Sustainable community design in grays ferry
imagining a more equitable and resilient future
The design concept proposes walkable, human-scale streets.
The design includes a sponge park which will mitigate pollution in the Schuylkill River, while providing multiple recreational amenities, including a connection with the Schuylkill River Trail.
In the fall of 2020, Weitzman School of Design’s Fundamentals of Urban Design studio prompted students to reimagine a waterfront site in the Philadelphia neighborhood of Grays Ferry. The studio team was tasked with creating a vibrant public realm while managing social resources and promoting environmental sustainability. Ultimately, students proposed a waterfront design in Grays Ferry with a focus on community, resilience, and accessibility.
The location of the assigned site is along the Schuylkill River near the Forgotten Bottom neighborhood, an area in South Philadelphia physically cut off from the city with highways and railroad tracks. As it currently exists, the project site is highly industrial, and hosts a suburban-style grocery store with a large parking lot. Complex topography slopes dramatically toward the freight rail tracks along the river. However, despite this position, the area’s proximity to important economic generators such as Center City, University City, and Pennovation present a bourgeoning opportunity for development.
The site is prone to serious environmental problems. Industrial toxins litter the soil and groundwater. Stormwater runoff with sewer overflow and riverine flooding are reliable threats during storms, and sea level rise will dramatically increase the encroachment of the Schuylkill onto the site. There is very little greenspace on-site, making it even more prone to these problems and poor in ecological health. Due to these issues, the students chose to center sustainability and resilience.
COMMUNITY OUTREACH AND GRASSROOTS DESIGN
To better understand the dynamics of the surrounding area, students reached out to community stakeholders to conduct informal surveys and discussions about the site. In Zoom meetings and surveys, nearby residents cited needs for more affordable housing and cooperative spaces. Community members also stated concerns about transportation and safety. Additionally, residents emphasized their desire for more community gardens and a closer library.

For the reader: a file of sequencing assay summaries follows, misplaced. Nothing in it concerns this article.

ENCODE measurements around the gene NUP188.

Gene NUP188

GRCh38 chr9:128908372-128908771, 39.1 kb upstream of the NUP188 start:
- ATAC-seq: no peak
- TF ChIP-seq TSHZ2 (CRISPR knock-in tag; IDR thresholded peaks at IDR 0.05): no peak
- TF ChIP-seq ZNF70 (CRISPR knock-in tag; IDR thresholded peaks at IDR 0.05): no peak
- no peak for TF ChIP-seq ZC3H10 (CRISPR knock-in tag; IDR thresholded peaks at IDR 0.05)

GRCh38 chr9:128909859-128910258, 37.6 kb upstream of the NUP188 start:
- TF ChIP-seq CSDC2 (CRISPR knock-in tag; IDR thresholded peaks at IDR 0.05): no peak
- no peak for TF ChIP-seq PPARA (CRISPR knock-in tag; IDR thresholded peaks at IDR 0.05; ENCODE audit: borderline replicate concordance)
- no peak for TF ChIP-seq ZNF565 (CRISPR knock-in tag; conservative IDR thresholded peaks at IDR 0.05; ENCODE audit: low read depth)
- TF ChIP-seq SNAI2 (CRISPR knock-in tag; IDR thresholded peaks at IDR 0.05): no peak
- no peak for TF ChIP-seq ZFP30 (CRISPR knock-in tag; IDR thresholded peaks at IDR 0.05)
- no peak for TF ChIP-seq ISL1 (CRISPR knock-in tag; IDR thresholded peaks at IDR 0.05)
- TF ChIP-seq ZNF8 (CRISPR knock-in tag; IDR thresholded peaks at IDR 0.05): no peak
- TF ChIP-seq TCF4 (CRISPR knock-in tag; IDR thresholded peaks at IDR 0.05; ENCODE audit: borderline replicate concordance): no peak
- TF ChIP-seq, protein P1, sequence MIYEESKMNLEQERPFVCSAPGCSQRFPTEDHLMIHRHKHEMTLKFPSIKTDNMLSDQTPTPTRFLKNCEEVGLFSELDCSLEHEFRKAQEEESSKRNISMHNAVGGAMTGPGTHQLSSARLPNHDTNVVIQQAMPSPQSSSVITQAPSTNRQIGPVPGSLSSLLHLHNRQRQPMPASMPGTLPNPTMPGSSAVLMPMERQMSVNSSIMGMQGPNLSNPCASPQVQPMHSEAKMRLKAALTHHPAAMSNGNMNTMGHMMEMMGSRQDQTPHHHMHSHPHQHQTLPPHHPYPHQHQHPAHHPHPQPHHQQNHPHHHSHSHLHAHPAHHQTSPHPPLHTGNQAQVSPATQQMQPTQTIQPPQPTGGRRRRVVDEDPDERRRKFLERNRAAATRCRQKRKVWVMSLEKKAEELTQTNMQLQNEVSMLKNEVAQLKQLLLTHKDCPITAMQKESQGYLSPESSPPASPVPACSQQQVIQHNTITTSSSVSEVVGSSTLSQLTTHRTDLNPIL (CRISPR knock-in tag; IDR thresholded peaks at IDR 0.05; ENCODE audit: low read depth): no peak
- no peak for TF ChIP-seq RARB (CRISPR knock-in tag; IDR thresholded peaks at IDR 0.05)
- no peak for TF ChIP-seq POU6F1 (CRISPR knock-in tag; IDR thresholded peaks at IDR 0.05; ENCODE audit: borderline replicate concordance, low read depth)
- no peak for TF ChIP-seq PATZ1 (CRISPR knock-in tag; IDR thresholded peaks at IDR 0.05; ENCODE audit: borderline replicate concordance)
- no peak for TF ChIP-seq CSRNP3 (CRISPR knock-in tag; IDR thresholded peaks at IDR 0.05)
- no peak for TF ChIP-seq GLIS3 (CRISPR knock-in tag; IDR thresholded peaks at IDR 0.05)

In the midst of growing concerns about exclusivity and displacement that follows development projects, students aimed to establish a design meeting community needs while empowering existing residents with the allocation of resources, beyond the simple injection of financial capital.
The proposed plan features a phasing system that will culminate in a development that is 33 percent affordable housing, 22 percent community resources, 18 percent commercial facilities, and four percent leasable workspace. The final design includes a history museum honoring the industrial legacy of the neighborhood, a library, a pump track for BMX bikers, a technology-integrated transit hub, and an ecological park on the river, among other features. Increased density and the reimagining of the street grid will create a more walkable, human-scale neighborhood.
Programming on the site features cooperative business opportunities, flexible outdoor event spaces, and safer spaces to bike. This design connects Grays Ferry to the Schuylkill Waterfront through a “sponge park,” which acts as flood control, pollution reduction, ecological habitat, and outdoor recreational site. The design concept is intended as a resilient, self-reliant community with integrative sustainable systems that allow for the harvesting of food and water, improved building efficiency, renewable energy, and support of the local ecosystem.
This planning concept emphasizes the idea that residents know their own neighborhood best. Students brought their design skills and experiences to help realize the visions and needs of a long-established community. The proposed design aims to ensure that a variety of spaces are supported on-site, including informal, formal, and temporary uses that link with surrounding neighborhoods. Programming is designed to be affordable, accessible to all visitors, and to foster collaboration with nearby residents. This proposal will exceed environmental building standards to establish a resilient, self-sustaining community that meets the needs of every resident.
Students designed rooftop environmental interventions to promote environmental sustainability in the site.